Drug and Alcohol Intervention ChallengesThe most challenging part of an intervention is saying goodbye to the soon to be recovering alcoholic at the treatment center. Developing some bond throughout the escorting process is normal. Even before we meet them and are working with the family for the day before the intervention, so much is learned about the individual. Not only do we know their life story and feel close to them, but we can relate to their drinking patterns, habits, unmanageability, pain, and suffering to the family, and deterioration of health. Most of the time the interventionist gets a big hug, a thank you, a promise to stay in touch. Such was not the case with Carrie West, 66, alcoholic, Washington DC. Her intervention was one of the toughest - one that pushed me to my physical and mental limits to get her permanently sober and get a few more years out of her life.
A Last Chance Alcohol Intervention with a Mean DrunkCarrie was the sister of a principal restaurant owner in the Washington DC area, and multiple other siblings who all had their lives in order. They had spouses who were connected to politicians. Carrie also had loving and caring friends who she grew up with and went to college with. Carrie and her siblings were part of a significant trust set up by their parents for their wealth they were to leave to their children. Carrie, due to her years of drinking and unmanageability, had lost control over her portion of that trust fund and was limited to smaller distributions that were provided by her trustees who were ultimately controlled by her brother. Even one of the wealthiest families on the East Coast had no way, no knowledge, and a dwindling desire to fight the disease of alcoholism in their family. The family was initially assigned a female Interventionist. However, they were worried that their sister Carrie, an open lesbian, may succumb to the intervention for the wrong reasons. They wanted her to make the decision for herself and not to impress or appease another lady, so the case became mine. When conducting a co-ed intervention, I handle things in a beyond professional manner. Flirting never occurs. There aren’t any laws that say my natural charm and well-maintained good looks can’t be used to sway a lady into developing some rapport with me. But that wasn't going to happen this time — no way. The family turned out to be one of my most favorite ever. They were so helpful and understanding. They respected my occupation for what it really is. Family day lasted about four hours. The details I needed to help this family were made readily available to me. Carrie was mean. She was mean drunk and mean sober. Carrie hated men but respected them. She had a full leg cast from a drunken episode the month before. Carrie lost her identification and did not take the time to get a new one. With or without alcohol, Carrie was always the black sheep of her family. She did not take care of herself in any way. She was a chain smoker and had been drunk since she was thirty. Finally, Carrie only had a few years to live. I rested in a loud and overpriced hotel near one of the airports. I knew this was going to be an uphill battle. I had just spent four hours putting the West family in a position to handle absolutely everything.
Facing the Reality of Tough Family InterventionsThey knew that if they followed me, we would most likely be able to get their sister to the treatment center in Northern Connecticut the next day and immediately following the intervention.
Tough interventions are not always long interventions. They are not always tough because the family has issues. They are often tough because the alcoholic has very few reasons to get sober. Did Carrie have a spouse who will leave her if she doesn’t get help? No. Would it bother her if her siblings are deeply bitter towards her if she declined help? No. Did she have her financial freedom from others? Yes. Did she care about herself in any way? No. Did she care that she had a drinking problem? No. Was she going to like me? Absolutely not. The next morning, we met early, 7 AM. We had breakfast at Carrie’s brother’s house in the heart of DC. He gave me a tour of his magnificent home, showing me his lifetime achievements, merits, and diplomas. He pondered the idea of hiring a private plane to take his sister to Northern Connecticut. However, even if she had had her identification, getting her on a plane with a broken leg would be difficult. Although the airlines would make an exception, I knew that Carrie would never be willing to deal with the paperwork at the airport to get us off the hook. She would be embarrassed, annoyed, and starting to detox. Her brother decided to pass on the $7,500 jet charter to Groton, CT. He said, “She will grow on you, pal,” and we all agreed that I would drive her. I would drive her for seven and a half hours. I was not fazed. I was not looking forward to it, but I was not fazed. We all looked at each other. Big smiles. Good people. I reminded them once more what I tell all nervous families. “We are trying to save her life. If she could do it without us, we wouldn’t be here.” At 9 AM sharp, I asked Carrie’s sister-in-law to call Carrie and take her to breakfast. We wanted to get her to her brother’s home willingly so that we didn’t have to barge into her apartment. Her sister-in-law was to drive Carrie back to the house with the family waiting with the excuse that she forgot something. It worked, like taking candy from a baby. The car pulled up. The family sat in a circle in the basement living room so that Carrie could see everyone.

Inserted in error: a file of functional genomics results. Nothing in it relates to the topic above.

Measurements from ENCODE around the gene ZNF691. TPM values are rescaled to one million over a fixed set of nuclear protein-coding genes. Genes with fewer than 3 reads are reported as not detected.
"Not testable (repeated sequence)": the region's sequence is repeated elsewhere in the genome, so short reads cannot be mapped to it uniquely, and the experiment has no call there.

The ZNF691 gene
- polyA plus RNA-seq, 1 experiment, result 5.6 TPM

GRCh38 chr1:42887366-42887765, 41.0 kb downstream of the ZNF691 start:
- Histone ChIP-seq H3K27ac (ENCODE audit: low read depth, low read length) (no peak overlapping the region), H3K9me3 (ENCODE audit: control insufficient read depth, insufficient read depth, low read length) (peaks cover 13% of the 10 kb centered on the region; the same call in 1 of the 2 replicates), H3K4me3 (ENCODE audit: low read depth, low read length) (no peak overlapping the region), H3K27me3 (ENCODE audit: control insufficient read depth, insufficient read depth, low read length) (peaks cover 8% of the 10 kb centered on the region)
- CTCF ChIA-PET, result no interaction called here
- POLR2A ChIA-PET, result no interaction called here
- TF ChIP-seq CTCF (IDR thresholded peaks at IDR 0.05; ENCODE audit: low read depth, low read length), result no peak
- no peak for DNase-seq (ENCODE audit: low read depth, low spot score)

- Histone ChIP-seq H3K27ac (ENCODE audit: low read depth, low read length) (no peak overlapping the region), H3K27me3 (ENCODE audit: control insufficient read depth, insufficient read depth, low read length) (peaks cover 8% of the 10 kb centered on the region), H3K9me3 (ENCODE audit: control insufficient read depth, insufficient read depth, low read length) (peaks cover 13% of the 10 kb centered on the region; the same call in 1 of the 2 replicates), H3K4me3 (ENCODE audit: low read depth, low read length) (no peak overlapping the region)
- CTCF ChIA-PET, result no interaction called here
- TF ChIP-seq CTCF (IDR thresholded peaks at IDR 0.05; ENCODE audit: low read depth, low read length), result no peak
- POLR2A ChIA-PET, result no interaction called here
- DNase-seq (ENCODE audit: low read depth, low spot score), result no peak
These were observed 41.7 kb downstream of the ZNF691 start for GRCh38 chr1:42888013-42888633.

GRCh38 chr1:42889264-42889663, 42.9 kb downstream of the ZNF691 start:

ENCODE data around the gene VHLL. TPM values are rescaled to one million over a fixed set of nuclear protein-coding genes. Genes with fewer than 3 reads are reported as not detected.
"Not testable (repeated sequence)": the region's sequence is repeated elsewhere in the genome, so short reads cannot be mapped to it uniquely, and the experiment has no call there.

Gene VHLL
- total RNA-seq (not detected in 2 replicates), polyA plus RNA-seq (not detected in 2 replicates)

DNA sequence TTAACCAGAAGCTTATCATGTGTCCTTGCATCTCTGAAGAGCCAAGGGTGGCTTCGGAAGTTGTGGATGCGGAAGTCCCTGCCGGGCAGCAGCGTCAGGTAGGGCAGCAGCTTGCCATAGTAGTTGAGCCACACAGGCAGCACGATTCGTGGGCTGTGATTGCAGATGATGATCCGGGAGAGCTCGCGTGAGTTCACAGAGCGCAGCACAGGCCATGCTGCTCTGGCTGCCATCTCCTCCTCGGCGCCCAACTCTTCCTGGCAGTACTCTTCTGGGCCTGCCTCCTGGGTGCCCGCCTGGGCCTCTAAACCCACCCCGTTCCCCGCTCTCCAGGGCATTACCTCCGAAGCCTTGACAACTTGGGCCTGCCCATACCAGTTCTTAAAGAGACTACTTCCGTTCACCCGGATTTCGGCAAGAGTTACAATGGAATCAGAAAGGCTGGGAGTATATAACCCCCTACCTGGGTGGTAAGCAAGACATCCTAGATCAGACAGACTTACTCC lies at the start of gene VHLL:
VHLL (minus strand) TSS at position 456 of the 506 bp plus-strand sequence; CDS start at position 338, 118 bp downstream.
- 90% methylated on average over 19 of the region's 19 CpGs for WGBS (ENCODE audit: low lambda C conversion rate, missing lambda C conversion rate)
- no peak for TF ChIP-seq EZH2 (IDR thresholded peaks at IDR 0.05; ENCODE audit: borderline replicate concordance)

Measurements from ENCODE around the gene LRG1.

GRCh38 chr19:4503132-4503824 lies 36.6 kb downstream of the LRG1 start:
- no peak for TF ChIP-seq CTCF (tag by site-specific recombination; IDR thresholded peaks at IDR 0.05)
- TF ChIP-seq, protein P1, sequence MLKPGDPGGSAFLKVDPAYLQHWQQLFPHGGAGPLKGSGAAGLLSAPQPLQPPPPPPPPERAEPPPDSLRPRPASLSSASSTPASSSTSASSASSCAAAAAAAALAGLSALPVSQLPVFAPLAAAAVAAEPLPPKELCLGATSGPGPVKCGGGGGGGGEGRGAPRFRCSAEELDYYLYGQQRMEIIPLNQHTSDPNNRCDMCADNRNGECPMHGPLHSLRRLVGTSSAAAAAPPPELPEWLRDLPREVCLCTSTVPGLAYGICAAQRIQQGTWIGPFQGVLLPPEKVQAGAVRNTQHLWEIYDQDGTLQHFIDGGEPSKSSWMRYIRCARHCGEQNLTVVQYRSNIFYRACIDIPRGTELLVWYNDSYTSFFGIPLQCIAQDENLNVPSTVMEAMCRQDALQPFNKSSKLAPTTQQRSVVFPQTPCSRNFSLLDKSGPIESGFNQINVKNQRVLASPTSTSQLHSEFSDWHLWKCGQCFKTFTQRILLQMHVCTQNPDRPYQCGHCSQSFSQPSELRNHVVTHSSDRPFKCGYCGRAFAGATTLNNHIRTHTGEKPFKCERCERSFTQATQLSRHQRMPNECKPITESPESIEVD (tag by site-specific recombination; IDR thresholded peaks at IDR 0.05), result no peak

The ‘Breaking Point’ in a Family: When they Decide on an InterventionAll interventions have their “breaks.” The break here was the broken leg. Once she sat down, she wasn’t going anywhere. As 45% of all interventions start with someone bolting from the room, this was a boon. We didn’t have to worry. Later on that night, Carrie would proclaim her high IQ score and her intellectual advantages over all of her family about twenty times. I always thought that was funny. Ironically it took Carrie fifteen minutes to realize the purpose of the meeting. She was carrying on with her sisters, her best friend, so happy to see everyone at once. She then turned to me. "Your family is worried about your drinking, and we were wondering if you would be willing to let each of us explain how we feel?” The room went silent. She nodded her head and told me she was willing. I gave each family member their letter while keeping my eyes on Carrie. I stopped her sister halfway through her letter to tell Carrie we were so grateful for her willingness. She responded with, "SHUT THE HELL UP, MISTER. DID I TELL YOU TO SPEAK?” I respected her wishes. I had to. It would not do her any good, in the long run, to be forced into rehab. I needed her calm in order to make the right decision. It also would not be helpful to either of us to hate each other, as we would be spending the day and night together on the road. I automatically love everyone I am trying to help. That is why I am an interventionist. I suggested to Carrie’s best friend that we get her some coffee and take a short break. I knew Carrie was willing. She was so flattered everyone came from all over the northeast to see her, and she wasn't going to deny them that. I wanted her to go for herself though.